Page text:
Air Power and the Environment: The Ecological Implications of Modern Air Warfare
Venue: Royal Air Force College
|Event Date/Time: Aug 26, 2009||End Date/Time: Aug 27, 2009|
|Registration Date: Jun 27, 2009|
|Early Registration Date: May 27, 2009|
|Abstract Submission Date: Jan 30, 2009|
|Paper Submission Date: Jul 30, 2009|
As a consequence, governments and their armed forces will doubtless be paying more attention to the serious ecological ramifications of conflict. Some already are. The Global Strategic Trends paper published by the MoDâ€™s Development, Concepts and Doctrine Centre (DCDC) illustrates the importance now being placed on these matters by cutting-edge British strategists.
Balancing strategic and operational needs with both military and environmental ethics is certainly not impossible, and responsible armed forces, including the Royal Air Force, are already thinking deeply about how best to balance what superficially seem to be (but actually are not) competing imperatives.
This innovative conference â€“ the first on this topic in the United Kingdom â€“ will touch on several broader security themes and topics but will focus especially on the concepts and practices of modern air power and their environmental implications.
The organisers intend the conference â€“ to be held at the historic and prestigious Royal Air Force College â€“ to attract practitioners, policy-makers, academics and also university students (for whom attendance will be free upon presentation of a student id card), and for it therefore to wrestle analytically with big air power-related themes and topics at the heart of current strategy and security debates.
The conference proceedings will be published subsequently in book form by the Royal Air Force Centre for Air Power Studies.
Some potential topics:
â€¢ Climate change and security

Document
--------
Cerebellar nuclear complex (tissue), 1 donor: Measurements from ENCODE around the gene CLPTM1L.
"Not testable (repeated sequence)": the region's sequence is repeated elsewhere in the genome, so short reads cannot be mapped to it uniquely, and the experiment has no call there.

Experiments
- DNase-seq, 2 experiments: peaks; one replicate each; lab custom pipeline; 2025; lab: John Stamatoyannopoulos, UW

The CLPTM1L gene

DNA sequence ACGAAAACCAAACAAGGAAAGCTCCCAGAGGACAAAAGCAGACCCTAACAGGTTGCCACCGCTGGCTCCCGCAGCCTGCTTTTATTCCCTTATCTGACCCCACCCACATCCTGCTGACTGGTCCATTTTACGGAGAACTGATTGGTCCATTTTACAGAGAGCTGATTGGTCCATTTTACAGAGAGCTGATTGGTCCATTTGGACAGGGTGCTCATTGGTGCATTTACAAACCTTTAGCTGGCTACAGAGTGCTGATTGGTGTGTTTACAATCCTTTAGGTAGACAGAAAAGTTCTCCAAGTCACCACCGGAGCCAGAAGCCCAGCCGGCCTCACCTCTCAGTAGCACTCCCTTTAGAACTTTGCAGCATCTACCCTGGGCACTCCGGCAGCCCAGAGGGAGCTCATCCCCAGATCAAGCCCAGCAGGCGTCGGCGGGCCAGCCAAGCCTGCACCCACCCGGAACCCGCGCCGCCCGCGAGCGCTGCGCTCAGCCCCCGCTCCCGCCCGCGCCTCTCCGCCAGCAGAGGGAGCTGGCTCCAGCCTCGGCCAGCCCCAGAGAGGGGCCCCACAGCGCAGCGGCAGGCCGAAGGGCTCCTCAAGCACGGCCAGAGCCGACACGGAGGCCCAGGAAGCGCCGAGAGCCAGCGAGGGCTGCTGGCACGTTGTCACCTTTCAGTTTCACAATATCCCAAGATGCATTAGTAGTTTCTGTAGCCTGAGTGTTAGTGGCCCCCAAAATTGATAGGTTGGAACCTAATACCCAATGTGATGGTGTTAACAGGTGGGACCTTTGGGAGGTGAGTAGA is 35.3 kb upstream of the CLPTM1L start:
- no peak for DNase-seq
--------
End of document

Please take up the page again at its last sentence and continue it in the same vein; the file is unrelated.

â€¢ Strategies to prevent, mitigate, and redress war's environmental consequences
â€¢ Warfare and environmental law
â€¢ The historical targeting of oil and industrial infrastructure
â€¢ Contemporary targeting strategies for oil and industrial infrastructure
â€¢ Environmentally harmful / acceptable ordnance
â€¢ Decommissioning and disposal of ordnance
â€¢ Aviation fuel management
â€¢ Air forces and carbon emissions
â€¢ Air forces and alternative fuel sources
â€¢ Air forces and resource / waste management
â€¢ Real versus synthetic training
Prospective presenters should normally expect 30 minutes per presentation, plus 10 minutes of discussion time.
Abstracts (of no more than 350 words) should be posted or emailed to:
Ms Debra Aitkenhead,
Personal Assistant to the Dean of the
Royal Air Force College,
Lincolnshire NG34 8HB,
Abstracts must be received by 30 January 2009
All prospective contributors will be notified in mid February.
Queries of an academic nature should be directed to:
Dr Joel Hayward,
Dean of the Royal Air Force College
(and Conference Convenor), at:
Tel.: +44 (0)1400 268020
We are particularly keen to ensure that graduate students, post-doctoral fellows and junior faculty are able to play an active role in the conference.
In addition to making attendance entirely free to all currently enrolled university students we may be able to provide limited financial support (beyond purely transport and accommodation) to any students whose